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Organic farming has bankrupted Sri Lanka

Protesters storming the president’s residence in Colombo

“Sri Lanka has fallen,” says Michael Shellenberger in his Substack newsletter. Over the weekend, protesters stormed the official residences of the PM and president, both of whom are stepping down. With inflation soaring – over 50% in June – millions are struggling to buy fuel, food and medicine. The nation is effectively bankrupt. Covid is partly to blame: lockdowns hammered the tourism industry. But the main cause is that Sri Lanka’s leaders “fell under the spell of Western green elites” peddling organic farming. In a bid to boost its “Environmental, Social and Governance” credentials – and backed by the likes of the EU and the World Bank – the government banned chemical fertilisers in April 2021.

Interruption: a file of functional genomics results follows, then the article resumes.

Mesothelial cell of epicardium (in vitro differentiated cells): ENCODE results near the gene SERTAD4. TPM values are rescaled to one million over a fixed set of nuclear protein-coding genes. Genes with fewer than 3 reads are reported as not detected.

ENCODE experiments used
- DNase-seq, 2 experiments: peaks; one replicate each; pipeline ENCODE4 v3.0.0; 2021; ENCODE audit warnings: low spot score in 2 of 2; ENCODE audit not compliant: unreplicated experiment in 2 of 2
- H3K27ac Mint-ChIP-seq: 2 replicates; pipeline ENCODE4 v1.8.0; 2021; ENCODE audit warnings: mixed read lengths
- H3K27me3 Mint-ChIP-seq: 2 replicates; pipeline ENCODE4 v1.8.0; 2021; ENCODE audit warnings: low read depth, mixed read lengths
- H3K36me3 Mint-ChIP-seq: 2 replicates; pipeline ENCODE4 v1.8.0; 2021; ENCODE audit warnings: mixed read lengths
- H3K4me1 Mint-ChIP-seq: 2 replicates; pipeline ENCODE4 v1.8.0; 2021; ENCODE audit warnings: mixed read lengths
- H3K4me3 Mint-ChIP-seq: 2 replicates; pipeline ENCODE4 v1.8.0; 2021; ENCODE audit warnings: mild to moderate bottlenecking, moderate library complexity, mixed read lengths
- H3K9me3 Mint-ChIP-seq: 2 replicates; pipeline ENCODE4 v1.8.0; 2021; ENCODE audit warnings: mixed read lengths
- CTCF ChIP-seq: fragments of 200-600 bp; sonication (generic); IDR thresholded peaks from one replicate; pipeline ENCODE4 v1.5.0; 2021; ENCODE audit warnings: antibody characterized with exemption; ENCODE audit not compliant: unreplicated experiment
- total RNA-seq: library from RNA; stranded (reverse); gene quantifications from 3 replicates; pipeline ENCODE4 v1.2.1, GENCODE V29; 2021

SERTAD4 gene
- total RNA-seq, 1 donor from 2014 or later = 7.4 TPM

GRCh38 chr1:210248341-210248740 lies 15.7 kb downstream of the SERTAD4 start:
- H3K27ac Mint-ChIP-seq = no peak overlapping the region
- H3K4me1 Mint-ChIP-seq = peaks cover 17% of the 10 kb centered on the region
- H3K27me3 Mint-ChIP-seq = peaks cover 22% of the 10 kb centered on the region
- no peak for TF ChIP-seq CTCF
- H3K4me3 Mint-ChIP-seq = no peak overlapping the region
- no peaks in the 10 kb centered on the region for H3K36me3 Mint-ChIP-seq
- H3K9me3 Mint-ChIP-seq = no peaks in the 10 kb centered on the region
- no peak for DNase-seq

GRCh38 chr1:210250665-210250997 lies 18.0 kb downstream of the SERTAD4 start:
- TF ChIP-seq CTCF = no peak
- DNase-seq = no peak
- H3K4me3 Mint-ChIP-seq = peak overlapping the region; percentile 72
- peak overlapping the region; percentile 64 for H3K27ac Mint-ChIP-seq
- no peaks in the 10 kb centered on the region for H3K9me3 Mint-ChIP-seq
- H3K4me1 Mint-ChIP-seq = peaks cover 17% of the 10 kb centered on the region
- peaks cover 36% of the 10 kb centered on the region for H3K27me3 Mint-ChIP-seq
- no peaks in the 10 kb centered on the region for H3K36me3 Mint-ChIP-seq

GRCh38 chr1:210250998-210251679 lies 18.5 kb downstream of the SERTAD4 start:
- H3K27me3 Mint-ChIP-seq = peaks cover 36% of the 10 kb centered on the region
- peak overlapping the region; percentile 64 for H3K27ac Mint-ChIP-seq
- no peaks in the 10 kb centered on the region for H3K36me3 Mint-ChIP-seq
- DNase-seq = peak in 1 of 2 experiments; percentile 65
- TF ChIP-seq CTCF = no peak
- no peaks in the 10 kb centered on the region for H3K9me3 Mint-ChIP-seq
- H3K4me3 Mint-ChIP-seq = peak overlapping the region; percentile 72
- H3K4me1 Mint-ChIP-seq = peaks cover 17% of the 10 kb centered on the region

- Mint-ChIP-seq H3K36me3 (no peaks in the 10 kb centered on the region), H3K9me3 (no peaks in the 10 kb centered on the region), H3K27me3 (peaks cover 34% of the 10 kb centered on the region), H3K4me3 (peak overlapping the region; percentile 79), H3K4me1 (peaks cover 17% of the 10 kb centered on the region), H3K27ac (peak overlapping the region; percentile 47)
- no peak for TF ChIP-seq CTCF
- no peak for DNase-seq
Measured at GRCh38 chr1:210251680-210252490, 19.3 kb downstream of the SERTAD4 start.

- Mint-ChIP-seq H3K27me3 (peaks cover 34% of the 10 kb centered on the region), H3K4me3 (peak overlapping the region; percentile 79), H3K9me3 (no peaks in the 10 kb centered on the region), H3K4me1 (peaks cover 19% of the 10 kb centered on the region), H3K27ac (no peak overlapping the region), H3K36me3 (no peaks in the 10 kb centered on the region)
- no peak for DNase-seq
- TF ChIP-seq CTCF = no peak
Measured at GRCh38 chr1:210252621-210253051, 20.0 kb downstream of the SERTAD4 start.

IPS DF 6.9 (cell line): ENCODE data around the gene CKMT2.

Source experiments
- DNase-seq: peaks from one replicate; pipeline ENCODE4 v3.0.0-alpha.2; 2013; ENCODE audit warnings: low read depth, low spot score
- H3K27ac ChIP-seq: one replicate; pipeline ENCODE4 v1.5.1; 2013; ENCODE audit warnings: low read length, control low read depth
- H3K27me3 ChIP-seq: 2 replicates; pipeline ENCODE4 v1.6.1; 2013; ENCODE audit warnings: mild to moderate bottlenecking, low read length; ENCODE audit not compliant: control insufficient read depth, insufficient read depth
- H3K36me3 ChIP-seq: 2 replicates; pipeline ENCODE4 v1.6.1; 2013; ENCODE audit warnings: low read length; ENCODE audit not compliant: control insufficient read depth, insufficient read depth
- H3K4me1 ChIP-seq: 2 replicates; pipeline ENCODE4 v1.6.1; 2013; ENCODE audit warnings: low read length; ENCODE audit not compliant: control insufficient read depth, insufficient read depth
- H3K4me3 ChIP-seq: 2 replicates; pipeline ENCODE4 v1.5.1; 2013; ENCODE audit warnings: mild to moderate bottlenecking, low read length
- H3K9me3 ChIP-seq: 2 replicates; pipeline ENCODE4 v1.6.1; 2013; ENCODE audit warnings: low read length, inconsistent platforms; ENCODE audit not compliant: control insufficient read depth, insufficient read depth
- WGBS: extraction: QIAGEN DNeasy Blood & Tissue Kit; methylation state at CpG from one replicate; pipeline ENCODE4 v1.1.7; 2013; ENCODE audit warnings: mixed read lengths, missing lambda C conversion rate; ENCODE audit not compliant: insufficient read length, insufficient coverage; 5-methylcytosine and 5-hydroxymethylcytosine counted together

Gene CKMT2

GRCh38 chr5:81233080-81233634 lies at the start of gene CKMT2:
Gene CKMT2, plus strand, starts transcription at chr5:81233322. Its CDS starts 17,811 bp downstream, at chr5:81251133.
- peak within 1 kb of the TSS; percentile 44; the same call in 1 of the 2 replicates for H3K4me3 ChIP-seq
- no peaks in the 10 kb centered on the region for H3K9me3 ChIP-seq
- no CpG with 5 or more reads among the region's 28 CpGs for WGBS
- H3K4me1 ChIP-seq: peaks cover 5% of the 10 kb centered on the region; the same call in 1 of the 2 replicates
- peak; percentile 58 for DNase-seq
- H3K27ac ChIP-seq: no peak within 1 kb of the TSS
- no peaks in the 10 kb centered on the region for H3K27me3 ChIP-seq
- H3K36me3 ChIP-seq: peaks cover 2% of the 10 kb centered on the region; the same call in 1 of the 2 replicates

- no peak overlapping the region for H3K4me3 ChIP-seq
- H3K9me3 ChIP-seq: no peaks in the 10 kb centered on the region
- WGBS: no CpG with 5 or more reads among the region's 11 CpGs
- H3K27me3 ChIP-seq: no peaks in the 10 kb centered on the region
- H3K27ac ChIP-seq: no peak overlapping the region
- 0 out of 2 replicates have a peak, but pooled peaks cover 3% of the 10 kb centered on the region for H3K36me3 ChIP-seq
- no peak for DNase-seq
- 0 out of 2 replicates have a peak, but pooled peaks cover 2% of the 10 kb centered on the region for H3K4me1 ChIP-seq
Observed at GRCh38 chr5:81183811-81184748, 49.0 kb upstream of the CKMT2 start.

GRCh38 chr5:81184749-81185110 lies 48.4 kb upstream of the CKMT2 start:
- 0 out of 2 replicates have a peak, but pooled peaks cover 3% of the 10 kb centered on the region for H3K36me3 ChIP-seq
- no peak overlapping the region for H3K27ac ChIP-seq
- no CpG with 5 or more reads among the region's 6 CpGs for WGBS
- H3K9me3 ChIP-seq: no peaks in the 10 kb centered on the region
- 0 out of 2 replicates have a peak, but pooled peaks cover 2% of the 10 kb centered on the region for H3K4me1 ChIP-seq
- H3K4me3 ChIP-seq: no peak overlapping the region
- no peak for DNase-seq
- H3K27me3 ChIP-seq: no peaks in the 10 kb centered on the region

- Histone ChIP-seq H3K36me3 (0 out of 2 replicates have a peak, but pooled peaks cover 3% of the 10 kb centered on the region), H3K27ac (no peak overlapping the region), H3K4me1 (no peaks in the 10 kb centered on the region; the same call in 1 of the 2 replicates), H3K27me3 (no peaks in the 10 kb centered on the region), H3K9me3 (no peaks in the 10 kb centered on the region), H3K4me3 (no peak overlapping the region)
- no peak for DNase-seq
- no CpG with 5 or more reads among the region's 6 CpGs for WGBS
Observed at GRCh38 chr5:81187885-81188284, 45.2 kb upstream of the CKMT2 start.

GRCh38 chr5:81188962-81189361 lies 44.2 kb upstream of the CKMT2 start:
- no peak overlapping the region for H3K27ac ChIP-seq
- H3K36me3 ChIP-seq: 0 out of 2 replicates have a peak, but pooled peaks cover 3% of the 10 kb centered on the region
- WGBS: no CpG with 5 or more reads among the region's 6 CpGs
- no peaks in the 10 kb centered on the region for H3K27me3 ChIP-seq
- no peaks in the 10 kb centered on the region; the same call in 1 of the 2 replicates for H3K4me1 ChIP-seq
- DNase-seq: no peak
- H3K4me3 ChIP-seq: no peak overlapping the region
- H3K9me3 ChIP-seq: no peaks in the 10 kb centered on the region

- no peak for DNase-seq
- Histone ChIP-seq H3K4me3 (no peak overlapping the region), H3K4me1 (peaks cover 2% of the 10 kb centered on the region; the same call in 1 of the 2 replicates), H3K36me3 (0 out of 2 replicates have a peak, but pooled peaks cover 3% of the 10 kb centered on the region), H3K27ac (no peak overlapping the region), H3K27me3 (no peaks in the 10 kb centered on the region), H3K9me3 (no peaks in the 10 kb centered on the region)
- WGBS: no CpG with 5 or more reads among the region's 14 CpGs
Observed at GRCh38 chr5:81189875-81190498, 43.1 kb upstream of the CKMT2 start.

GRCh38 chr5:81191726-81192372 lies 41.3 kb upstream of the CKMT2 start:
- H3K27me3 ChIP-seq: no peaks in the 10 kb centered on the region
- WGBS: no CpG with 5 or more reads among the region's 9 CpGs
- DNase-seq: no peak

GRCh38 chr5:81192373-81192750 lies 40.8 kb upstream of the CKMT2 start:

The results were catastrophic. Some 85% of Sri Lanka’s farmers experienced crop losses. Rice production fell 20%, meaning the country had to import $450m of a food in which it had previously been self-sufficient. Carrot and tomato prices rose five-fold. Production of tea – its biggest agricultural export – declined 18% in four months, “reaching its lowest level in 23 years”. And all for what? Because right-on Western policymakers have the dangerous misconception that “artificial” chemicals must be terrible for the environment. They’re not. Fertiliser increases crop yields, reducing the amount of land required for farming. And high-yield farming is much better for the soil: “the rate of soil loss is twice as high in developing nations as in developed ones”. Sri Lanka’s now-deposed leaders, and their idiotic overseas backers, should be ashamed.